> (float) startBounds.width() / startBounds.height()) {
    // Extend start bounds horizontally
    // after check whether height or width needs adjusting
    if ((float) startBounds.width() / startBounds.height() < (float) realwidth / realheight) {
        int adjustedheight = realheight*startBounds.width()/realwidth;
        int adjustedoffset = (startBounds.height()-adjustedheight) / 2;
        startScale = (float) adjustedheight / finalBounds.height();
        float startWidth = startScale * finalBounds.width();
        float deltaWidth = (startWidth - startBounds.width()) / 2;
        startBounds.left -= deltaWidth;
        startBounds.right += deltaWidth;
        startBounds.offset(+0, +adjustedoffset);
    } else {
        int adjustedwidth = realwidth*startBounds.height()/realheight;
        int adjustedoffset = (startBounds.width()-adjustedwidth) / 2;
        startScale = (float) startBounds.height() / finalBounds.height();
        float startWidth = startScale * finalBounds.width();
        float deltaWidth = (startWidth - adjustedwidth) / 2;
        startBounds.left -= deltaWidth;
        startBounds.right += deltaWidth;
        startBounds.offset(+adjustedoffset, +0);
    }
} else {
    // Extend start bounds vertically
    // after check whether height or width needs adjusting
    if ((float) startBounds.width() / startBounds.height() > (float) realwidth / realheight) {
        int adjustedwidth = realwidth*startBounds.height()/realheight;
        int adjustedoffset = (startBounds.width()-adjustedwidth) / 2;
        startScale = (float) adjustedwidth / finalBounds.width();
        float startHeight = startScale * finalBounds.height();
        float deltaHeight = (startHeight - startBounds.height()) / 2;
        startBounds.top -= deltaHeight;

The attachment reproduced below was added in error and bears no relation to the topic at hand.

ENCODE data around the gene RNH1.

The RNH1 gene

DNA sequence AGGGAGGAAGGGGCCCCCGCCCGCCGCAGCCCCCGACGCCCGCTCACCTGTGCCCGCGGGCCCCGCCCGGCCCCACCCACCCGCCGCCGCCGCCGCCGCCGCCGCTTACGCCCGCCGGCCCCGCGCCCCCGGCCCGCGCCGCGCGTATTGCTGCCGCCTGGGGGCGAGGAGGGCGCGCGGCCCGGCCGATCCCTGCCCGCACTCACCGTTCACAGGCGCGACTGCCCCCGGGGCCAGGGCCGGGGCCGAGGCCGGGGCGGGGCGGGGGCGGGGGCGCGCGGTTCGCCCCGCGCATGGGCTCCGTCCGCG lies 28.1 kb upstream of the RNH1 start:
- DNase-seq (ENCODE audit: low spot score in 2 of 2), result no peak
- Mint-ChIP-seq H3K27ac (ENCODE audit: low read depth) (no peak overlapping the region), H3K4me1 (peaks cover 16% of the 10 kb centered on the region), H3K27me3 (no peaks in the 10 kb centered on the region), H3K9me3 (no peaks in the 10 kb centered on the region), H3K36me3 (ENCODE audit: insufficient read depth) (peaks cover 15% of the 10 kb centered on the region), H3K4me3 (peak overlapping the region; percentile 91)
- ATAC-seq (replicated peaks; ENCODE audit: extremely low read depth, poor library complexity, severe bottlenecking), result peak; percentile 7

startBounds.bottom += deltaHeight;
        startBounds.offset(+adjustedoffset, +0);
    } else {
        int adjustedheight = realheight*startBounds.width()/realwidth;
        int adjustedoffset = (startBounds.height()-adjustedheight) / 2;
        startScale = (float) startBounds.width() / finalBounds.width();
        float startHeight = startScale * finalBounds.height();
        float deltaHeight = (startHeight - adjustedheight) / 2;
        startBounds.top -= deltaHeight;
        startBounds.bottom += deltaHeight;
        startBounds.offset(+0, +adjustedoffset);
    }
}

works like a charme,
you’re welcome 🙂

Further explanation: as usual we check wheter the picture is taller than wide (expanded the height of the picture should match the height of expandedImageView) or vice versa. Then we check if the picture in the original (smaller) ImageView (thumbView) is matching the width or the heigth, so we can adjust for the space.
This way we achieve a smooth scaling animation while not croping the picture in the thumbView, no matter it’s dimension (as they may change from device to device when using constarints) or that of the picture.

Solution 4

use

// For getting imageview height
imgObj.getMeasuredHeight()


// For getting imageview width
imgObj.getMeasuredWidth();


//For getting image height inside ImageView
 imgObj.getDrawable().getIntrinsicHeight();


//For getting image width inside ImageView
 imgObj.getDrawable().getIntrinsicWidth();

Note: Use and implement solution 1 because this method fully tested our system.
Thank you 🙂

All methods was sourced from stackoverflow.com or stackexchange.com, is licensed under cc by-sa 2.5, cc by-sa 3.0 and cc by-sa 4.0